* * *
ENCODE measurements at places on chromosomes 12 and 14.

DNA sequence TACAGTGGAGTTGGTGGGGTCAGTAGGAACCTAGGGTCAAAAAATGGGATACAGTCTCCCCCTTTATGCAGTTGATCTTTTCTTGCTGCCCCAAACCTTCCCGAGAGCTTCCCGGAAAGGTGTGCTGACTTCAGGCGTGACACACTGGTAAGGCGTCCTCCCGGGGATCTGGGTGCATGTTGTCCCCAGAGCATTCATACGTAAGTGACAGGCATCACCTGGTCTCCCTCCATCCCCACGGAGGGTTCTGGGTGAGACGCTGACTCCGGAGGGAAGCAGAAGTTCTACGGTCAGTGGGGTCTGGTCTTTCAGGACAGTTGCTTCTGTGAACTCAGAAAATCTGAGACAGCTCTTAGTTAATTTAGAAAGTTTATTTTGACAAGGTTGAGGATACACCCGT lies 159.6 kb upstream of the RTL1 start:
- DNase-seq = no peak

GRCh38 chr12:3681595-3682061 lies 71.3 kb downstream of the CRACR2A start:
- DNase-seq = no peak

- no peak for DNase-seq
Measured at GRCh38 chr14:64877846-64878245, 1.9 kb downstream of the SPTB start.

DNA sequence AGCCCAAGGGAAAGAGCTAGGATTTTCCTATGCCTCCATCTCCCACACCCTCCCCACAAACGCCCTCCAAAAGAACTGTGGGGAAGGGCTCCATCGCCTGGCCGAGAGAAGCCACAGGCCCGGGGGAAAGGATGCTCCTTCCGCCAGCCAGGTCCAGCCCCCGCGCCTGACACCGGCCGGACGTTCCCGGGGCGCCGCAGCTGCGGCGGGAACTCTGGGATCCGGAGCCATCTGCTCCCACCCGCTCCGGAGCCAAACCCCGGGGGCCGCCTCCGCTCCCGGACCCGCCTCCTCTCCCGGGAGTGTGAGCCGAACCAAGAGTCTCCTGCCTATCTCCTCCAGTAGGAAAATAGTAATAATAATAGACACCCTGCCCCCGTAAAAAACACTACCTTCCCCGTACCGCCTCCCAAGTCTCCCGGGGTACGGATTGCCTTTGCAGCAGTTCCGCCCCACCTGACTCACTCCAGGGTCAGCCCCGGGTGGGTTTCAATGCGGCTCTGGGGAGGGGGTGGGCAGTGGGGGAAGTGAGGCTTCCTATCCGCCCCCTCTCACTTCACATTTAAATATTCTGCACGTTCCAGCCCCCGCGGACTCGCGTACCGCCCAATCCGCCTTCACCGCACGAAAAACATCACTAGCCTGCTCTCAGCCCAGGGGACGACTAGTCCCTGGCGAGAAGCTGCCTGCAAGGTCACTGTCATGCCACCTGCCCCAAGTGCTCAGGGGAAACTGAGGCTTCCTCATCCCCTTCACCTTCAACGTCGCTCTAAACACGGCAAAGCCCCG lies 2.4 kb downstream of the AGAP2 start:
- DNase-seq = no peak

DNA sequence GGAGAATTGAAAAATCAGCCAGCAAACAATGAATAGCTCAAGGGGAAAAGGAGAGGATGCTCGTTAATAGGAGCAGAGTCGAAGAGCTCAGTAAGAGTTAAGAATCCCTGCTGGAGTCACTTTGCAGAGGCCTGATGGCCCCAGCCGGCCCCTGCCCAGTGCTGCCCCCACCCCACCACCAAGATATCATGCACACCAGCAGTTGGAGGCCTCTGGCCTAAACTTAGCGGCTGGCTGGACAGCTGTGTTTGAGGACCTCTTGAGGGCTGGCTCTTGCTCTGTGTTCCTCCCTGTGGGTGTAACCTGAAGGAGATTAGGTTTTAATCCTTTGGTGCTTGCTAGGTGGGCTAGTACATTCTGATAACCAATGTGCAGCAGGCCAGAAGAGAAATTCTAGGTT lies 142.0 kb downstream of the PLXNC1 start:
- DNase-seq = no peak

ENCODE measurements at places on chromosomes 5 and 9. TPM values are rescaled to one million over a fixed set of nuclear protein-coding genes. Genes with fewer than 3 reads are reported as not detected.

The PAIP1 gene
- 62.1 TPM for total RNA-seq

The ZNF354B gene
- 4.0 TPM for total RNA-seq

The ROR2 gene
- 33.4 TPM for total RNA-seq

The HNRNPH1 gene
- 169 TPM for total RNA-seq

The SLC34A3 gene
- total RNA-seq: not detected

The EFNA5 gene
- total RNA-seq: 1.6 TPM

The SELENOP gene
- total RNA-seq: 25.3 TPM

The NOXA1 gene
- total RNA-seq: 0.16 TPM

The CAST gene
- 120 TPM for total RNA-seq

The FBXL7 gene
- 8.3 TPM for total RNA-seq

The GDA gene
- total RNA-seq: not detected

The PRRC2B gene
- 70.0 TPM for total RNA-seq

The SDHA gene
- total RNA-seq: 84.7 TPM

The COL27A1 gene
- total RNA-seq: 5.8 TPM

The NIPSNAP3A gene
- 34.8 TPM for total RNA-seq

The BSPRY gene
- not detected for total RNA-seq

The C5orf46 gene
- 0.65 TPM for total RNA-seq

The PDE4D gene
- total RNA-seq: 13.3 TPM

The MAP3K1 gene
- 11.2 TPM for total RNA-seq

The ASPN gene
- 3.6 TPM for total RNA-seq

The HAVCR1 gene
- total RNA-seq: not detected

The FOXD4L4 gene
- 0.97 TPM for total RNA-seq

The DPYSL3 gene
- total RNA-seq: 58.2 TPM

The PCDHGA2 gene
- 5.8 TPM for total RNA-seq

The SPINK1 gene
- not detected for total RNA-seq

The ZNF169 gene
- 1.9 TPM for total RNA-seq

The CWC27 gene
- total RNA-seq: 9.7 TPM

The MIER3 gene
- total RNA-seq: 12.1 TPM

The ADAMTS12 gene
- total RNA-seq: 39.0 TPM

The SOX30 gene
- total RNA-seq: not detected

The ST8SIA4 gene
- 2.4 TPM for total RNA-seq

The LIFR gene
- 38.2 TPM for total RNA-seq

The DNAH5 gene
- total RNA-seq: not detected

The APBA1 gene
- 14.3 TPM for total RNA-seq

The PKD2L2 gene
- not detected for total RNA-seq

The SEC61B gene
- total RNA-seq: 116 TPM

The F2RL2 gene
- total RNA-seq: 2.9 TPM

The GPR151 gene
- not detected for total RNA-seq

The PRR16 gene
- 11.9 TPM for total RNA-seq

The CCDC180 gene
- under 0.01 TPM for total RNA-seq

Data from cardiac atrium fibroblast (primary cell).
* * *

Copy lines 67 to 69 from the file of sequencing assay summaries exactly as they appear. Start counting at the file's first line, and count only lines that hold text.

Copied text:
The MIER3 gene
- total RNA-seq: 12.1 TPM

The ADAMTS12 gene